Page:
Helen McKellar: A Favorite of O’Neill

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Actress Helen MacKeller (1895-1966) was born on this calendar day.

Originally from Detroit, MacKellar began trouping in melodramas and vaudeville as a teenager. I see references to her in reviews and playbills as early as 1910 appearing in cities like Spokane, Scranton, San Francisco and Salinas, Kansas. In 1916 she made her Broadway debut in the original production of Seven Chances (later adapted into the famous Buster Keaton vehicle).  Throughout the teens, twenties and early thirties she was a big wheel on Broadway and in Big Time Vaudeville. In 1917, she toured the big time with a one-act called “The Jay Driver” by Edmund Burke. Her notable Broadway vehicles included Back Pay (1921) by Fanny Hurst and The Mud Turtle (1925). It is said that Eugene O’Neill was a particular fan and wanted her for All God’s Chillun Got Wings but she couldn’t wrap her head around the miscegenation. With the exception of a stint as a replacement in Dear Ruth (1944-46), her last Broadway show was Bloody Laughter (1931-32).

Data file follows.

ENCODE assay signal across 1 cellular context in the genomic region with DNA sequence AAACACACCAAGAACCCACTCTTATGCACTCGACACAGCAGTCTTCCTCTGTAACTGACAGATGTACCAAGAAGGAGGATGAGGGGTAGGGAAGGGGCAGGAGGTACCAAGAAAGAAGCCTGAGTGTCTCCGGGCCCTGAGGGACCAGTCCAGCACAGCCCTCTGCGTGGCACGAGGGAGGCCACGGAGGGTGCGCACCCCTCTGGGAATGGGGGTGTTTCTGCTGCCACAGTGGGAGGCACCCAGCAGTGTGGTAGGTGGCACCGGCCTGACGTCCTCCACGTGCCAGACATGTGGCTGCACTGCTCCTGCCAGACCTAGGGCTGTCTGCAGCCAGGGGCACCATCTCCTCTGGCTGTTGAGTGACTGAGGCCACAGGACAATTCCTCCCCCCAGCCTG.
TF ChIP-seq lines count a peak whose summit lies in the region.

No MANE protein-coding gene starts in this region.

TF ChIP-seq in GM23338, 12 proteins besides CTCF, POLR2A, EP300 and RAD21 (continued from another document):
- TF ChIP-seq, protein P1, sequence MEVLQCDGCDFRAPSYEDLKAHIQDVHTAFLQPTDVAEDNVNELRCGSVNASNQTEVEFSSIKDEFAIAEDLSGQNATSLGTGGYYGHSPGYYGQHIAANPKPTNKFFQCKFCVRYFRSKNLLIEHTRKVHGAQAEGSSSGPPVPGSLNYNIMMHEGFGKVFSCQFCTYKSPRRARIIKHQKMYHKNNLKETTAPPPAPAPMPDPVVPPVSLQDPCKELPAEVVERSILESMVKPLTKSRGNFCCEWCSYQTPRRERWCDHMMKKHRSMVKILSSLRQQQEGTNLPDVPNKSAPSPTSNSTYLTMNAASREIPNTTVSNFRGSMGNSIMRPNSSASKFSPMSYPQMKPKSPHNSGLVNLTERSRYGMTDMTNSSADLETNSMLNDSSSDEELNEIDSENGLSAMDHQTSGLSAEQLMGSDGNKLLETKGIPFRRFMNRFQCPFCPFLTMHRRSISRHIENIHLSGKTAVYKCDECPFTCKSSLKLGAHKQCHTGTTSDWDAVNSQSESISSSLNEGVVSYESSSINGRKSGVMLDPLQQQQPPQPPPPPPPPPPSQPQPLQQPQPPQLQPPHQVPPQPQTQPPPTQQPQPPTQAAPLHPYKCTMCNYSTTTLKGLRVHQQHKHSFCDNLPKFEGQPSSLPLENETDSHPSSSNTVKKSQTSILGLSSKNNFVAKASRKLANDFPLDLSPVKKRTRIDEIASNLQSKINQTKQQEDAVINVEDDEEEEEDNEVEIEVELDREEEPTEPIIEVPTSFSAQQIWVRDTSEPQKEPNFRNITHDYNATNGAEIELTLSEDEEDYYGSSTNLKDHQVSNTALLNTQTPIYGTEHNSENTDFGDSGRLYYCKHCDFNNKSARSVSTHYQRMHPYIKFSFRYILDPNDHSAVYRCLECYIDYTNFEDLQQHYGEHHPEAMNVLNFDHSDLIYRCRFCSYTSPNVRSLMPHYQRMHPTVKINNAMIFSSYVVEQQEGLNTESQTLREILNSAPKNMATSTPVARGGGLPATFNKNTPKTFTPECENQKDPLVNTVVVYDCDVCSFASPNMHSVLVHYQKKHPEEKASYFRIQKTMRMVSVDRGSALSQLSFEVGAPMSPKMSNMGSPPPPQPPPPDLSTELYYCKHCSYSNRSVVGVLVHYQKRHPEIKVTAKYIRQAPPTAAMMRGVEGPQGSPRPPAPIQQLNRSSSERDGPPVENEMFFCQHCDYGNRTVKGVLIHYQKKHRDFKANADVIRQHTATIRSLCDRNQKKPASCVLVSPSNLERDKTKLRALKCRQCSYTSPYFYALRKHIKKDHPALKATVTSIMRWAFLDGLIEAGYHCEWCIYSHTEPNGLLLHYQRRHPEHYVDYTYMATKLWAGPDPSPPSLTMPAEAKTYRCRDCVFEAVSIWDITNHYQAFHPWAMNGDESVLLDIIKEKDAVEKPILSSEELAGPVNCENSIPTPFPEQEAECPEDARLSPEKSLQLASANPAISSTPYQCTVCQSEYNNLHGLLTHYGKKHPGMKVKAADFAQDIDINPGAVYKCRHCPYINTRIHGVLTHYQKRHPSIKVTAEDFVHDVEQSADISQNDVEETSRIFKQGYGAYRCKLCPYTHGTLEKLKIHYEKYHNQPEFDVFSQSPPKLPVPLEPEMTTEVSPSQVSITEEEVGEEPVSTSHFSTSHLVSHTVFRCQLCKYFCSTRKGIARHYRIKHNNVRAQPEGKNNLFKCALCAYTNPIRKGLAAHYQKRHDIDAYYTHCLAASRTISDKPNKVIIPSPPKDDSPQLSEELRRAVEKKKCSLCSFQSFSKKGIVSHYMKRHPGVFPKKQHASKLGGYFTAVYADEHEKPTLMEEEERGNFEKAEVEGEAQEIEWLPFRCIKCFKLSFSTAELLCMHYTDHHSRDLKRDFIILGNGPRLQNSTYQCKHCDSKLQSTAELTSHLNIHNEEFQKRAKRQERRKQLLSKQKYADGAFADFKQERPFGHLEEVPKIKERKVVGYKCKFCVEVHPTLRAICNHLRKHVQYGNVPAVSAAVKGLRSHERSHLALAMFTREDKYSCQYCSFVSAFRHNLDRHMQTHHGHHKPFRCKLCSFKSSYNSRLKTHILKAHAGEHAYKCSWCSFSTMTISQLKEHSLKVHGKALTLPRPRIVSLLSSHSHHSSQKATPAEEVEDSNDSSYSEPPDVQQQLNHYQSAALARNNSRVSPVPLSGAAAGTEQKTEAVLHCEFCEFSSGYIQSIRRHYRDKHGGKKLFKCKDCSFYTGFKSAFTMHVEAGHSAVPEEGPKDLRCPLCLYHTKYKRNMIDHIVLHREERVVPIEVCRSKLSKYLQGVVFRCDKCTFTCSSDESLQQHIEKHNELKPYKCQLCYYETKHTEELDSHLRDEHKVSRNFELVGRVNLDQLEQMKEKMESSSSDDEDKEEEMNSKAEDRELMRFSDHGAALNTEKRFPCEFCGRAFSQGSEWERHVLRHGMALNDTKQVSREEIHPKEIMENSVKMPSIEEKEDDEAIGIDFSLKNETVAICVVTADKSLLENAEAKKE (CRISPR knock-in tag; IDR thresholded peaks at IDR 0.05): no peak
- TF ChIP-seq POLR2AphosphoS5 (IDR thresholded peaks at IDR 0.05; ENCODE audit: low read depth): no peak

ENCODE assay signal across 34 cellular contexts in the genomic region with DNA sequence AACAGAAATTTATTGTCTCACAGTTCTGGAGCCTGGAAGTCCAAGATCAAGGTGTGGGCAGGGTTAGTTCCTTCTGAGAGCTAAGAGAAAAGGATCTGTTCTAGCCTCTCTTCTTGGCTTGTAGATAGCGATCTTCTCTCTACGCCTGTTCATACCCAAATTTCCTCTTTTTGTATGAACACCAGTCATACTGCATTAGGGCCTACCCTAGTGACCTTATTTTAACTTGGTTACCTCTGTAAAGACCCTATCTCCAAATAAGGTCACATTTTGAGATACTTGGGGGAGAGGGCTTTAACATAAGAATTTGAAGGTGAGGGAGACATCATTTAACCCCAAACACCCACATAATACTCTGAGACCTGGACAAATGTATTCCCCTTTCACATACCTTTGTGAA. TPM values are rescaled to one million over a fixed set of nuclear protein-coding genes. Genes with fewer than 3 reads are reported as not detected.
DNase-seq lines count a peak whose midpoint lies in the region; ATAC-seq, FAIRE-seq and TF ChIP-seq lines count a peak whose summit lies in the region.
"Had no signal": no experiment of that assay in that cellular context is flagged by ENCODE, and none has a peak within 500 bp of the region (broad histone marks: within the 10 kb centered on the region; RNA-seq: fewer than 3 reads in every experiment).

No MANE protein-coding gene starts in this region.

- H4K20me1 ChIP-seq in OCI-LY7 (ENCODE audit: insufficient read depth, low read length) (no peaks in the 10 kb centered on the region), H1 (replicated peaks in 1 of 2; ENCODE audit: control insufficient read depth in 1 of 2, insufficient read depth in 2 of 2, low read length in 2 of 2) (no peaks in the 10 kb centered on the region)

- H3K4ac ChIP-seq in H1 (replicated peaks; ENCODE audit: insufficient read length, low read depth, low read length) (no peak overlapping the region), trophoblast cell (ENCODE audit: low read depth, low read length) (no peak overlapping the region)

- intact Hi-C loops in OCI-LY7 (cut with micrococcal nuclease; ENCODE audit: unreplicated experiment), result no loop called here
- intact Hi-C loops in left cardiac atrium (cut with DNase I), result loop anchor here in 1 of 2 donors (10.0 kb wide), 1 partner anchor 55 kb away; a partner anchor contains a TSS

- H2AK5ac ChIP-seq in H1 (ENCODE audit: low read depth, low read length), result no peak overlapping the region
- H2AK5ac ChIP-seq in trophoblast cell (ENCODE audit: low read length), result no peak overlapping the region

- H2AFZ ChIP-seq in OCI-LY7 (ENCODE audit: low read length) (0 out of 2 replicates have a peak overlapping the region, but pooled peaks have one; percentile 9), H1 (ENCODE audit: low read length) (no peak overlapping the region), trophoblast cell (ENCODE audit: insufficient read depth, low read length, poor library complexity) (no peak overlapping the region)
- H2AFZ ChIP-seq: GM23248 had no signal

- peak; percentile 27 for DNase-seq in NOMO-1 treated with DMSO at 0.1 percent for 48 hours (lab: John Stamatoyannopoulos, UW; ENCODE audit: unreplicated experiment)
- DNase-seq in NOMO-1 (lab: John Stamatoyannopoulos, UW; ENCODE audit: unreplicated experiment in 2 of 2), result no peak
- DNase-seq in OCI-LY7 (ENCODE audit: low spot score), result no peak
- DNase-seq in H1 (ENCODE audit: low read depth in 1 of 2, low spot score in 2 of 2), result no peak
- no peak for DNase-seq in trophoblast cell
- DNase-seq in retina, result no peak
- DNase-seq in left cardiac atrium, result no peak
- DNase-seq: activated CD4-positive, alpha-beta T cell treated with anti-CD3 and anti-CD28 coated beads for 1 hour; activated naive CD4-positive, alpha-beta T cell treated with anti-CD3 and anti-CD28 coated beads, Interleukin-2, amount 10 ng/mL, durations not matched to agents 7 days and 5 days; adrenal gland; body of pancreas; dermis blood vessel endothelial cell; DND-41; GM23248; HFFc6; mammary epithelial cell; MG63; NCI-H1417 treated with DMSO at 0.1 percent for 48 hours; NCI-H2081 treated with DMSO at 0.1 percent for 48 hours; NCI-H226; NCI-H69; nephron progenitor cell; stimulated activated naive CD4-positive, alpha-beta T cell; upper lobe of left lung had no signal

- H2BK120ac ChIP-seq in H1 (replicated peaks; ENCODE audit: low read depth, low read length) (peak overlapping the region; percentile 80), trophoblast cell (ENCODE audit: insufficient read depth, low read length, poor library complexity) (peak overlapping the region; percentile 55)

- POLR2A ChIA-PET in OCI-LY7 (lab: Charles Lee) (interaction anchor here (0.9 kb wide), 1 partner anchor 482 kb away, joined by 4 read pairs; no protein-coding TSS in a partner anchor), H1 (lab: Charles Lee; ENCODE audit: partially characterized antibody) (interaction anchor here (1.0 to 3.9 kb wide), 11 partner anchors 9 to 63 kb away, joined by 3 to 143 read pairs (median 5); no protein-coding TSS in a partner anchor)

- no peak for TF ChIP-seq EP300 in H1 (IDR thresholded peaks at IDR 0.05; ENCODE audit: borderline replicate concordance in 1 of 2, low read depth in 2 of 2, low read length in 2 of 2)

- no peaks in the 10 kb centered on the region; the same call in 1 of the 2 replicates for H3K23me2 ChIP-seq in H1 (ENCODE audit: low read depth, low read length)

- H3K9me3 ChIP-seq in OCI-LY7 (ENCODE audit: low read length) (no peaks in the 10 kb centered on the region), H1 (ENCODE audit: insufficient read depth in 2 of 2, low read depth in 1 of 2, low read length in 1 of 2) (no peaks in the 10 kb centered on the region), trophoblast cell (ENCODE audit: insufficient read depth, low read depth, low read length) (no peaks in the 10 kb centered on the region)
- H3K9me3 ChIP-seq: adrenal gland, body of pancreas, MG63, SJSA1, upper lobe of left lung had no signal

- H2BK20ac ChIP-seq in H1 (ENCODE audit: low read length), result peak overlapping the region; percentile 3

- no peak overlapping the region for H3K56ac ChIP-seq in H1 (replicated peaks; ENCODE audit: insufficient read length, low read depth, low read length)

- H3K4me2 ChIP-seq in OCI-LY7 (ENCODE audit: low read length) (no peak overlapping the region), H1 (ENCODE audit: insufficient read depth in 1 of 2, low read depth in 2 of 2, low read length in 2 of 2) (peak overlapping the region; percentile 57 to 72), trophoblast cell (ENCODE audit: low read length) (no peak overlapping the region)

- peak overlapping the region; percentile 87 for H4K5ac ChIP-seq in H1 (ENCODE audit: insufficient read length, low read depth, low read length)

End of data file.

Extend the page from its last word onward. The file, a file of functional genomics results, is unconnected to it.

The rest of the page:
Her Hollywood career began auspiciously when she starred in The Past of Mary Holmes (1933), featuring Jean Arthur, Skeets Gallagher and Rosco Ates, and Crane Wilbur’s High School Girl (1934). But despite her illustrious stage past she was destined not to be top-billed in films, but instead a character actress and often even an uncredited bit player. She was often in westerns such as Dark Command (1940) and The Great Train Robbery (1941). MacKellar retired from films in 1944 to return to the stage for Dear Ruth, then spent her last 20 years in retirement.

For more on vaudeville historyconsult No Applause, Just Throw Money: The Book That Made Vaudeville Famous, available at Amazon, Barnes and Noble, and wherever nutty books are sold.

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